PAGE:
Can BMW Build an AMG-rivalling 2.0-litre Turbo?


Mercedes-AMG has revealed another amazing turbocharged engine. Will BMW's M Division ever be able to produce a 4-cylinder motor that could rival Mercedes-AMG's 310-kW M139, which will debut in the upcoming A45 superhatch?  

The rivalry between Mercedes-AMG and BMW sets the agenda for South African performance enthusiasts. Demand for cars from either brand are terrifically strong within the local market and whereas all AMG- and M-badged models were once sedans, the last few years have seen engineers from both brands experimenting with SUVs and... hot hatches.

We say experiment, but we actually mean: dominate. In a world where all-wheel-drive hot hatchbacks can now run turn-of-the-century supercars close in the 0-100 kph stakes, it has been Mercedes-AMG and BMW that have shattered expectations, time and again.

Of late there has been a divergence in approach between the German premium marques, however. BMW entered the hot hatch fray late and was unique for offering a 3.0-litre 6-cylinder engine and rear-wheel drive in the M135i and, more recently, M140i derivatives of the outgoing 1 Series hatchback. However, in 2013 AMG altered the entire hot hatch realm with its A45, offering previously unimaginable power and all-wheel drive.

In the competition between Mercedes-AMG and BMW’s hot hatches, the Affalterbach cars have surged in popularity due to their class-leading power claims. Can BMW counter, and does the Bavarian brand even want to be drawn into a horsepower race?

Double or nothing in a decade

To contextualise the absence of diminishing returns within the engineering capability of AMG’s hot hatches, just consider the progress of 2.0-litre turbocharged engines in the last decade.

Volkswagen's Golf GTi was generally considered the class standard for 2-litre hot hatches. In 2009, the Golf 6-generation of the GTi was launched in South Africa and, at the time, it produced a tidy 155 kW from 2.0 litres of swept capacity. It was a wonderfully adaptable engine too, capable of idling and crawling along in congested freeway traffic, but also powerfully responsive when roads opened and traffic dissipated.

Ten years on, Mercedes-AMG has released an evolved version of its 2.0-litre turbo engine. It is called the M139 and the Affalterbach-based firm tells us it is good for a reliable 310 kW. It will also pass emissions regulations, idle along in crushing peak-hour traffic and hold true to its warranty.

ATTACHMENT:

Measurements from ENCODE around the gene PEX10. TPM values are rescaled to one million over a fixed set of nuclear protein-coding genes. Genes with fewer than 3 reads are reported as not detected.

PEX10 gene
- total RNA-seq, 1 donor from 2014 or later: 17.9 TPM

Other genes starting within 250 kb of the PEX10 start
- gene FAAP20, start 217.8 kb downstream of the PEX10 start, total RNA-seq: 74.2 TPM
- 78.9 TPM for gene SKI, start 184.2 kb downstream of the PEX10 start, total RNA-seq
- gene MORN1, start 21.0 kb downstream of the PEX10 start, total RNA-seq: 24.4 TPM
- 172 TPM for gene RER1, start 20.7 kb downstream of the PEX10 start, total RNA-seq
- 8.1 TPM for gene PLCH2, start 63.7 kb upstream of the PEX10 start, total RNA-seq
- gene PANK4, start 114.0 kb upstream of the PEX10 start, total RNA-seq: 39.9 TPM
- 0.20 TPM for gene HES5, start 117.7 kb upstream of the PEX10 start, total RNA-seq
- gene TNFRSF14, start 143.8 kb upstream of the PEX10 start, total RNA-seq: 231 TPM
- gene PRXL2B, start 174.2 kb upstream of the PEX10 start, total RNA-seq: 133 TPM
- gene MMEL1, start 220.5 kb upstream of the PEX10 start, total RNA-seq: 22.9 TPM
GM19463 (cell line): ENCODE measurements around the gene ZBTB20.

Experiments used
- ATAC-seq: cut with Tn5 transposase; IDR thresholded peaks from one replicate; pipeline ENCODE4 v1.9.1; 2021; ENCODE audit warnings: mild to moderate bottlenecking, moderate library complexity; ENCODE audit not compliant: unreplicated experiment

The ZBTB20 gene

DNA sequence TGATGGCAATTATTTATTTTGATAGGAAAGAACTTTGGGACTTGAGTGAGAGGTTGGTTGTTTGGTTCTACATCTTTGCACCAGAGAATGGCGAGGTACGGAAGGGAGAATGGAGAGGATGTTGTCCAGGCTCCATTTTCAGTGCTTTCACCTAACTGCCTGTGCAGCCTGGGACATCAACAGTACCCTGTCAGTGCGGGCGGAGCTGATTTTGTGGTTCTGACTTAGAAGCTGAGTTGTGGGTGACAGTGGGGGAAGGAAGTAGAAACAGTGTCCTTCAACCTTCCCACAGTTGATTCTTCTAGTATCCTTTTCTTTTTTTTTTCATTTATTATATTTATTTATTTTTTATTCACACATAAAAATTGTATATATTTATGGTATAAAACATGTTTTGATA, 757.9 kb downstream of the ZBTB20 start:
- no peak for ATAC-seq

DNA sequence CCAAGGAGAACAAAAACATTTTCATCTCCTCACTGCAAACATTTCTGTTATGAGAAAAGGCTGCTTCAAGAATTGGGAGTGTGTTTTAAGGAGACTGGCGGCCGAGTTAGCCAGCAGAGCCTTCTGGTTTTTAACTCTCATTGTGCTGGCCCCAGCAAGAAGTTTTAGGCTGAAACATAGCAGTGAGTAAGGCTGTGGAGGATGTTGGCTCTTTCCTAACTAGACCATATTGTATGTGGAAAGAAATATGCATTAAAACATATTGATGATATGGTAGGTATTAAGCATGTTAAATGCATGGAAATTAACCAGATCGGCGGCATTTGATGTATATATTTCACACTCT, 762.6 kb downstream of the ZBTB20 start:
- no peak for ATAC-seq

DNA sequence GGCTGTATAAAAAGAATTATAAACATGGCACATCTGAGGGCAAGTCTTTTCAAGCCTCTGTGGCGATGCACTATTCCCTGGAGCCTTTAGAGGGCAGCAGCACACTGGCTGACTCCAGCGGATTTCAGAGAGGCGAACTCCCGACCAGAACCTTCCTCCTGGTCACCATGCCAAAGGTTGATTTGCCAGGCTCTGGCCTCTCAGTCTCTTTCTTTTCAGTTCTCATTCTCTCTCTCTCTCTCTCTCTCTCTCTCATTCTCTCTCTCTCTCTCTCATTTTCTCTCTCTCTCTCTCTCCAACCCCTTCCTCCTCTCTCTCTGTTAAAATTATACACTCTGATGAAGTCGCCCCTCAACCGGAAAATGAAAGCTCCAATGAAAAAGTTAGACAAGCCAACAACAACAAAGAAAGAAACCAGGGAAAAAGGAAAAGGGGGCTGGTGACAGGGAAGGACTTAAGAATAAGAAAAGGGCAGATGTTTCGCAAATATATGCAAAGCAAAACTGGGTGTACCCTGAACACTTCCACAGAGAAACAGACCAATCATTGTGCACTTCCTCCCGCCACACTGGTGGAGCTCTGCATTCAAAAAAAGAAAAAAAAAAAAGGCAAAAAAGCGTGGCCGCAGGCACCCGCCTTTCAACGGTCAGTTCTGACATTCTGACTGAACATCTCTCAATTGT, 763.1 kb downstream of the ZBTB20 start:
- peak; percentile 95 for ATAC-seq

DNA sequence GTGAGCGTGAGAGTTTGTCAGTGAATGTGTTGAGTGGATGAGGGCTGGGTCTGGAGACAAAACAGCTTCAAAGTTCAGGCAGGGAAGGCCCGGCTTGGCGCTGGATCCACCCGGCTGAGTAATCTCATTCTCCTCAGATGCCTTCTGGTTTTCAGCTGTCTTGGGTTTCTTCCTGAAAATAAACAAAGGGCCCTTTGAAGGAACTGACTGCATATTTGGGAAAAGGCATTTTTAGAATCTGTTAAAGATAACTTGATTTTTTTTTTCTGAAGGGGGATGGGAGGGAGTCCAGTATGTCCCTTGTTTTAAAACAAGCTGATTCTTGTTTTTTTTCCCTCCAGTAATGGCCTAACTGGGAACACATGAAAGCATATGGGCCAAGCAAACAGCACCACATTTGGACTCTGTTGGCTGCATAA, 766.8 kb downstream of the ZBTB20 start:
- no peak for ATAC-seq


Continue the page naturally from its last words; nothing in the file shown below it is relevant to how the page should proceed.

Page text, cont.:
Merc-AMG's tiny 2.0-litre pumps out a mighty peak output of 310 kW.

Do the math and compound the timeline: Mercedes-AMG has built an engine of the same size as VW’s Golf GTi (from 10 years ago) that conforms to stricter emissions control but produces twice the power. If ever there was a compelling argument that the internal-combustion engineers are still making huge development strides after more than a century, this AMG M139 engine is it.

Futurists might be hailing the age of battery-powered cars, but Mercedes-AMG engineers have proven that they can extract an incredible amount of latent performance, which still resides generally undiscovered, within the internal combustion engine.

AMG steals the show – again

Mercedes-Benz’s hugely successful performance car engineering division has essentially streamlined its business into three powertrains: 4.0-litre V8s, 3.0-litre sixes (V- or in-line configuration) and the new 2.0-litre 4-cylinder. All these engines are turbocharged and their abilities to produce outrageous power, excellent throttle response and relatively low levels of frictional and thermal losses, are deeply impressive.

Mercedes-AMG engineers act as consultants on Mercedes-Benz’s F1 engines and some of those fantasy features are now a technical given in the brand’s road car engines. The M139 has nanoglide cylinder coatings. Its block is chill-cast aluminium. AMG’s technicians pour molten aluminium into a water-cooled mould to create it (it's not machined) – a technique engineers would never even have attempted for a road car 10 years ago.

The new Mercedes-AMG powerplant sets a new record for production 2.0-litre engines.

Mitsubishi and Subaru might have established the 2.0-litre turbocharged compact performance car genre in the 1990s and held ascendancy for a considerable period, but Mercedes-AMG’s M139 turbocharging technology is nearly otherworldly by comparison. Its turbocharger runs on roller bearings, which allow the highest possible impeller speeds (169 000 rpm), and is cooled by air, oil and water.